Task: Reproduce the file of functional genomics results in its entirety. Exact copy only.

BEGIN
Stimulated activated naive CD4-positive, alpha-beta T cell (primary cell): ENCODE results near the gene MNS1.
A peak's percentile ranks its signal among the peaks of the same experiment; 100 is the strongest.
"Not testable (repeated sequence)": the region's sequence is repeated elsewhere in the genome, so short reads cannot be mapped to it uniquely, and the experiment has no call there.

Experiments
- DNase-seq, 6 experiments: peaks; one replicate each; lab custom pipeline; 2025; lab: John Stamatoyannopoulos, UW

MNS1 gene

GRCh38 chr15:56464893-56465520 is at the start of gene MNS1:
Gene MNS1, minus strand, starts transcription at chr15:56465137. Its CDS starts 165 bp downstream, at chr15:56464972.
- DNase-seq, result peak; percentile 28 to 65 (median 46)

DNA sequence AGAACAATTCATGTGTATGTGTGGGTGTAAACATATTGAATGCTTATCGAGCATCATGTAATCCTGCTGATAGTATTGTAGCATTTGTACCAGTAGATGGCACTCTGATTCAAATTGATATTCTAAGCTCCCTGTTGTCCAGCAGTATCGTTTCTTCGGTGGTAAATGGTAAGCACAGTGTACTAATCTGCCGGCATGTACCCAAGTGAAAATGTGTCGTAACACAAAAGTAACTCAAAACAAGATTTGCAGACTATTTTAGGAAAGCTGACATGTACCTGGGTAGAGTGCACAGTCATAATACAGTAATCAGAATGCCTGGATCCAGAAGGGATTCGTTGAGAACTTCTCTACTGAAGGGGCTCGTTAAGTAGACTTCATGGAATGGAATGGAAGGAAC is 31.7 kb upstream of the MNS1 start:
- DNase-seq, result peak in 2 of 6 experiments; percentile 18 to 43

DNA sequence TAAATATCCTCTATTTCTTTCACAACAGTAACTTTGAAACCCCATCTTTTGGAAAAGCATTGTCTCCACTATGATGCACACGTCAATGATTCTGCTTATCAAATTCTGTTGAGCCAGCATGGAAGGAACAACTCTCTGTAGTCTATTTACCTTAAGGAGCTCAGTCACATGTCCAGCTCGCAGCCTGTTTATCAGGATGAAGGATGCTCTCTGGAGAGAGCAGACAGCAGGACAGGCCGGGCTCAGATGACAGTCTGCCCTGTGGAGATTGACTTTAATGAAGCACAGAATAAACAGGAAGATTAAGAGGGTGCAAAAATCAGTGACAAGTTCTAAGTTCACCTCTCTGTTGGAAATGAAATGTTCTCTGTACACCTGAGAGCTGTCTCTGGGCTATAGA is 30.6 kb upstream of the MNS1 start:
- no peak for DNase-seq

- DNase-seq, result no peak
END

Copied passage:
Stimulated activated naive CD4-positive, alpha-beta T cell (primary cell): ENCODE results near the gene MNS1.
A peak's percentile ranks its signal among the peaks of the same experiment; 100 is the strongest.
"Not testable (repeated sequence)": the region's sequence is repeated elsewhere in the genome, so short reads cannot be mapped to it uniquely, and the experiment has no call there.

Experiments
- DNase-seq, 6 experiments: peaks; one replicate each; lab custom pipeline; 2025; lab: John Stamatoyannopoulos, UW

MNS1 gene

GRCh38 chr15:56464893-56465520 is at the start of gene MNS1:
Gene MNS1, minus strand, starts transcription at chr15:56465137. Its CDS starts 165 bp downstream, at chr15:56464972.
- DNase-seq, result peak; percentile 28 to 65 (median 46)

DNA sequence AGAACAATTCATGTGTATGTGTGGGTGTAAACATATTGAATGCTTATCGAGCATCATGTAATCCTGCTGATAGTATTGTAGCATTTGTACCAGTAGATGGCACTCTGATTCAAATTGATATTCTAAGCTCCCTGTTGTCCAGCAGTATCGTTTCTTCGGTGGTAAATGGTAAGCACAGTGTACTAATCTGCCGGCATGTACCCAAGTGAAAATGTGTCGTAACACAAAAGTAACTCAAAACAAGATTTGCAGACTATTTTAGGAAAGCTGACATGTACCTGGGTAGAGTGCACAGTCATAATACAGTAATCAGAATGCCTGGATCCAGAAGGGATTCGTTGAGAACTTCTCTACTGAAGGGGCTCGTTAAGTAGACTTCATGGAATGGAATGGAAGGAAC is 31.7 kb upstream of the MNS1 start:
- DNase-seq, result peak in 2 of 6 experiments; percentile 18 to 43

DNA sequence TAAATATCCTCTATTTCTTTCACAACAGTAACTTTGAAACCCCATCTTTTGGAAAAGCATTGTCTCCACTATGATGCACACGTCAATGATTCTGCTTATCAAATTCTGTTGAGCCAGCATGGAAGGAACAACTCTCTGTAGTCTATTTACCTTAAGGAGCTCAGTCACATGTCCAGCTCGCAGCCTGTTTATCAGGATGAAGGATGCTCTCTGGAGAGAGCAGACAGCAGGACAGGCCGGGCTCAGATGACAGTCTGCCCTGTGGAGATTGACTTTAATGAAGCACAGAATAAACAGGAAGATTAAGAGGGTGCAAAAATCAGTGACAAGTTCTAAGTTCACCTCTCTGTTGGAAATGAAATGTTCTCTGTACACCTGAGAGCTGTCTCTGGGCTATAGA is 30.6 kb upstream of the MNS1 start:
- no peak for DNase-seq

- DNase-seq, result no peak